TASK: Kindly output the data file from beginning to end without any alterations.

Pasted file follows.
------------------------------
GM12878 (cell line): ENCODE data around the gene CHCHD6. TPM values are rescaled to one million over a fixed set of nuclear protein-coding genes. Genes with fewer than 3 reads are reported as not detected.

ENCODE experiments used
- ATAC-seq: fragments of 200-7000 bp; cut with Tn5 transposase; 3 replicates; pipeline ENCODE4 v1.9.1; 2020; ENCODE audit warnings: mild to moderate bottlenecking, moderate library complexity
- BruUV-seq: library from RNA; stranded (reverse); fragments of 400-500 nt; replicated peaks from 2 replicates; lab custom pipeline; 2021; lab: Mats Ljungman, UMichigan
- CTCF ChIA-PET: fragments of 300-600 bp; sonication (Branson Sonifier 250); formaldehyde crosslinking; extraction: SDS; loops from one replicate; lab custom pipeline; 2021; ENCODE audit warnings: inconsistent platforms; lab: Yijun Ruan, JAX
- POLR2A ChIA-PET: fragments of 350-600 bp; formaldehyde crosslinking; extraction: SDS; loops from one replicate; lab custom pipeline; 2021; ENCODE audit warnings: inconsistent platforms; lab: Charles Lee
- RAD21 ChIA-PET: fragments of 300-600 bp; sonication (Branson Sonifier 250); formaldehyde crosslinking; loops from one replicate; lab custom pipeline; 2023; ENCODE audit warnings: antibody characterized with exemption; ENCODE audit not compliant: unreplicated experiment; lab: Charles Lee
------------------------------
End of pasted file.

GM12878 (cell line): ENCODE data around the gene CHCHD6. TPM values are rescaled to one million over a fixed set of nuclear protein-coding genes. Genes with fewer than 3 reads are reported as not detected.

ENCODE experiments used
- ATAC-seq: fragments of 200-7000 bp; cut with Tn5 transposase; 3 replicates; pipeline ENCODE4 v1.9.1; 2020; ENCODE audit warnings: mild to moderate bottlenecking, moderate library complexity
- BruUV-seq: library from RNA; stranded (reverse); fragments of 400-500 nt; replicated peaks from 2 replicates; lab custom pipeline; 2021; lab: Mats Ljungman, UMichigan
- CTCF ChIA-PET: fragments of 300-600 bp; sonication (Branson Sonifier 250); formaldehyde crosslinking; extraction: SDS; loops from one replicate; lab custom pipeline; 2021; ENCODE audit warnings: inconsistent platforms; lab: Yijun Ruan, JAX
- POLR2A ChIA-PET: fragments of 350-600 bp; formaldehyde crosslinking; extraction: SDS; loops from one replicate; lab custom pipeline; 2021; ENCODE audit warnings: inconsistent platforms; lab: Charles Lee
- RAD21 ChIA-PET: fragments of 300-600 bp; sonication (Branson Sonifier 250); formaldehyde crosslinking; loops from one replicate; lab custom pipeline; 2023; ENCODE audit warnings: antibody characterized with exemption; ENCODE audit not compliant: unreplicated experiment; lab: Charles Lee